Girart de Vienne

Girart de Vienne is a late twelfth-century (c.1180[1]) Old French chanson de geste by Bertrand de Bar-sur-Aube. The work tells the story of the sons of Garin de Monglane and their battles with the Emperor Charlemagne, and it establishes the friendship of the epic heroes Olivier and Roland.

The poem comprises more than 6000[1] rhymed decasyllable verses [2] grouped into laisses. It was likely based on a now lost earlier poem.[1] The work was extremely popular up until the Renaissance, and was converted into a version with alexandrines (14th century) and five prose versions, including one by David Aubert (in his Chroniques et conquestes de Charlemagne), one by Raffaele Marmora, one by Jean d'Outremeuse, and one attached to the prose version of Garin de Monglane.[1]


In the beginning, each of the four sons of Garin de Monglane—Hernaut, Girart, Renier and Milon—comes into possession of a fief (Renier becomes the father of Olivier). But the son of Hernaut, Aymeri, becomes enraged when he hears the Empress bragging about how she once had humiliated his uncle Girart, and he incites the brothers to battle. In an attempt to end the war, Olivier is pitted against the nephew of the Emperor, Roland, in a duel near Vienne, but neither hero prevails and, when night comes, an angel tells the two heroes to save their strength for battling infidels. The two swear each other eternal friendship and Roland proposes to Olivier's sister, Aude. Girart is reconciled with his emperor, but before Roland and Aude's marriage can take place, a messenger announces the arrival of Saracens in Gascony.[1]

The "three cycles"Edit

This work is also famous for grouping the chansons de geste or "Matter of France" into three cycles, each named after a chief character or ancestral figure: the "Geste du roi" (concerning Charlemagne and his knights), the "Geste de Doon de Mayence" (concerned with rebels against royal authority and its most famous characters were Renaud de Montauban and Girart de Roussillon), and the "Geste de Garin de Monglane" (whose central character was William of Orange; these dealt with knights who were typically younger sons without an inheritance who sought land and glory through combat with the Saracens). The exact description is as follows:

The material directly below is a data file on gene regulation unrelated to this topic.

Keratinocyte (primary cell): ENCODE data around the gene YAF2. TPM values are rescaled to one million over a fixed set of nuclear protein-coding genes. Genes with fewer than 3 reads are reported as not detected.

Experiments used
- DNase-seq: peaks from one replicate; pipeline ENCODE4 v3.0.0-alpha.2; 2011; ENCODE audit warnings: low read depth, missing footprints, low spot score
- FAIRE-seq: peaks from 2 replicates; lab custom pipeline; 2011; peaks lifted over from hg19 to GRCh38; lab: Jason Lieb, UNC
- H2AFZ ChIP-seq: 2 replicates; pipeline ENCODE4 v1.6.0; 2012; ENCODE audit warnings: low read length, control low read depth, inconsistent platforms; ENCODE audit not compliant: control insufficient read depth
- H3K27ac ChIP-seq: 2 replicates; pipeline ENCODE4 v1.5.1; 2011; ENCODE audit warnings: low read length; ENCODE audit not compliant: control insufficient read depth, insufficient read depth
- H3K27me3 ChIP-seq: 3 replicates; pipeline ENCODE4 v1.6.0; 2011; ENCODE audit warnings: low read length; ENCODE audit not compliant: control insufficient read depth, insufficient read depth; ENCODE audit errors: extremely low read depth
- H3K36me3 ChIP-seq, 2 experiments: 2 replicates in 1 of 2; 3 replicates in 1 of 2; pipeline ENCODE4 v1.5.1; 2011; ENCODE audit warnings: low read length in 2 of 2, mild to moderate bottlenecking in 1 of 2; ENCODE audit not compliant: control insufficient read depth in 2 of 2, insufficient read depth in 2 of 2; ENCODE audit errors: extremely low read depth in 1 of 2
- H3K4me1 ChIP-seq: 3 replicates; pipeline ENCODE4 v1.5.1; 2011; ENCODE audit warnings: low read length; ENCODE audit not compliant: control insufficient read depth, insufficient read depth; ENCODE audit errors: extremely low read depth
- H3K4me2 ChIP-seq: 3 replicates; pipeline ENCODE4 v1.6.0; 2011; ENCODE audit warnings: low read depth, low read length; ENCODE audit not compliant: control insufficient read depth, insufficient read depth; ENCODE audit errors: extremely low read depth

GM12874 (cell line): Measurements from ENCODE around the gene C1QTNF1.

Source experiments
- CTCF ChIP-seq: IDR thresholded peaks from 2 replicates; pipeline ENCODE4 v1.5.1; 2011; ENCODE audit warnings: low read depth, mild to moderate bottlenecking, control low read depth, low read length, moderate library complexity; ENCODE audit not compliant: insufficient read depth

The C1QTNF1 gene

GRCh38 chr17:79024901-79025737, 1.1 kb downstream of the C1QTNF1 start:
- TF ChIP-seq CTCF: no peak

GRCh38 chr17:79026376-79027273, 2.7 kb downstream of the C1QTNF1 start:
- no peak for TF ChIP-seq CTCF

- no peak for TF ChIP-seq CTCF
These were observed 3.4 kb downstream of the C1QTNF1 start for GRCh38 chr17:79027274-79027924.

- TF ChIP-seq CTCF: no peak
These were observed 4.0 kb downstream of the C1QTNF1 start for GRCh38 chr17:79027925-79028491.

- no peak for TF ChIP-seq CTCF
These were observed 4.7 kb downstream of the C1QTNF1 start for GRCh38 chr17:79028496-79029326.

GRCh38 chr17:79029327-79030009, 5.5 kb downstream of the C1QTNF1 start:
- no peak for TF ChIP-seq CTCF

At Saint-Denis, in the great abbey, we find it written (I don't doubt) in a book of noble lineage that there have been only three gestes in well-defended France (I think no-one will argue with me now).

The lordliest is that of the kings of France.

The next, it is right to say, was of Doon of the white beard, he of Mainz who had many lands. In his lineage were fierce and rugged people; they would have had the lordship of all of France, its power, its knighthood, but they were proud and jealous. Of that lineage, so full of treachery, was Ganelon who by his treason caused great sorrow in well-defended France when he committed in Spain the great felony that caused the death in pagan land of the Twelve Peers of France. You have heard tell in many a song that from the geste that came from Ganelon many a great knight was descended, fierce and bold and of very great fame. They would have been lords of the whole realm of France, but there was pride and treason in them. Through pride (we tell you truly) many a high-placed man has been thrown to earth, as were the angels in heaven (we know it in truth) who, for their crime, were thrown into the prison of hell where they will feel nothing but eternal pain. They lost the holy mansion of heaven by their pride and folly. Just so were Ganelon's kin, who would have been so powerful and famous if they had not been so full of treason. Of this lineage, which did nothing but evil, was the second geste.

The third geste, which was much to be praised, was that of Garin de Monglane of the fierce countenance. In his lineage I can well testify that there was not a single coward or good-for-nothing or traitor or vile flatterer; rather they were wise and bold knights and good fighters and noble warriors. Not once did they wish to betray a king of France; they strove to help their true lord and to advance his honour everywhere. They promoted Christendom and destroyed and confounded Saracens. This Garin of the fierce countenance had four sons; never were there bolder knights, I think, so that in a whole day one could not describe their prowess. The first son (I will not lie to you) was the fierce Hernaut of Beaulande. The second, as I have heard tell, was the praiseworthy Milon of Apulia. The third was Renier of Geneva, and the fourth was lord Girart the warrior.

— (Girart de Vienne lines 8–67; translation after J. J. Duggan)


  1. ^ a b c d e Hasenohr, 547-548.
  2. ^ Holmes, 260.


  • (in French) Geneviève Hasenohr and Michel Zink, eds. Dictionnaire des lettres françaises: Le Moyen Age. Collection: La Pochothèque. Paris: Fayard, 1992. ISBN 2-253-05662-6
  • (in English) Urban T. Holmes Jr.. A History of Old French Literature from the Origins to 1300. New York: F.S. Crofts, 1938.